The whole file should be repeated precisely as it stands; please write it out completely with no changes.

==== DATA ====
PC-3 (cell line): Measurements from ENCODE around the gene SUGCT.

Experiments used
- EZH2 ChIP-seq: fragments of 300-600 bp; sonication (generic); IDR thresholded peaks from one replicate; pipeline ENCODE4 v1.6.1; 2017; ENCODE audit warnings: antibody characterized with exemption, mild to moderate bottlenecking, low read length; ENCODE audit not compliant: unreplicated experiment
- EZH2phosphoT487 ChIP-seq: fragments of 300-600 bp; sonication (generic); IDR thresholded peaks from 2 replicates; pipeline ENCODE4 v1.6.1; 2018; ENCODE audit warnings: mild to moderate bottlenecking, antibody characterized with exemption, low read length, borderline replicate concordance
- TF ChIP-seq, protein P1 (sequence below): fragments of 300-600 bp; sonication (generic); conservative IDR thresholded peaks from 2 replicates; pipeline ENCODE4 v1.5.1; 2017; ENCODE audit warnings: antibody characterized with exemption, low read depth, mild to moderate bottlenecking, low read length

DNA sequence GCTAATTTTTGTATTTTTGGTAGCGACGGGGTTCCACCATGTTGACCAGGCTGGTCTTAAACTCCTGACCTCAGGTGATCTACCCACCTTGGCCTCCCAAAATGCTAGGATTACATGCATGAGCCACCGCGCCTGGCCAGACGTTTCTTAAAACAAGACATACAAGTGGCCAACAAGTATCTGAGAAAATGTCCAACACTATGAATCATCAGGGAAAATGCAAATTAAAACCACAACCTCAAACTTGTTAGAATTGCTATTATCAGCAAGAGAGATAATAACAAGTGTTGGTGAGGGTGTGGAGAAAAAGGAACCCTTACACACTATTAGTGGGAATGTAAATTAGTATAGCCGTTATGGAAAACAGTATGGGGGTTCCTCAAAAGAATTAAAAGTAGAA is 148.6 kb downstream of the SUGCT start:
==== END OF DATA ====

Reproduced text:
PC-3 (cell line): Measurements from ENCODE around the gene SUGCT.

Experiments used
- EZH2 ChIP-seq: fragments of 300-600 bp; sonication (generic); IDR thresholded peaks from one replicate; pipeline ENCODE4 v1.6.1; 2017; ENCODE audit warnings: antibody characterized with exemption, mild to moderate bottlenecking, low read length; ENCODE audit not compliant: unreplicated experiment
- EZH2phosphoT487 ChIP-seq: fragments of 300-600 bp; sonication (generic); IDR thresholded peaks from 2 replicates; pipeline ENCODE4 v1.6.1; 2018; ENCODE audit warnings: mild to moderate bottlenecking, antibody characterized with exemption, low read length, borderline replicate concordance
- TF ChIP-seq, protein P1 (sequence below): fragments of 300-600 bp; sonication (generic); conservative IDR thresholded peaks from 2 replicates; pipeline ENCODE4 v1.5.1; 2017; ENCODE audit warnings: antibody characterized with exemption, low read depth, mild to moderate bottlenecking, low read length

DNA sequence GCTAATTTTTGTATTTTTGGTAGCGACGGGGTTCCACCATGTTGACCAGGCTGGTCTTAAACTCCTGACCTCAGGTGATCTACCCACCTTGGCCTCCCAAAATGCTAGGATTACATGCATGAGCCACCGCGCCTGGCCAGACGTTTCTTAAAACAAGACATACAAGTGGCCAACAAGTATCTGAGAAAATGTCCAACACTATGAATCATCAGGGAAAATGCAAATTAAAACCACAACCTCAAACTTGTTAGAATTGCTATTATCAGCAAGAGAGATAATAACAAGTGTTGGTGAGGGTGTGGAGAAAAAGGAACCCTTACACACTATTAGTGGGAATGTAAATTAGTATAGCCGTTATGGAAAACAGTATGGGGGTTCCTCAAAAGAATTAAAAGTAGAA is 148.6 kb downstream of the SUGCT start: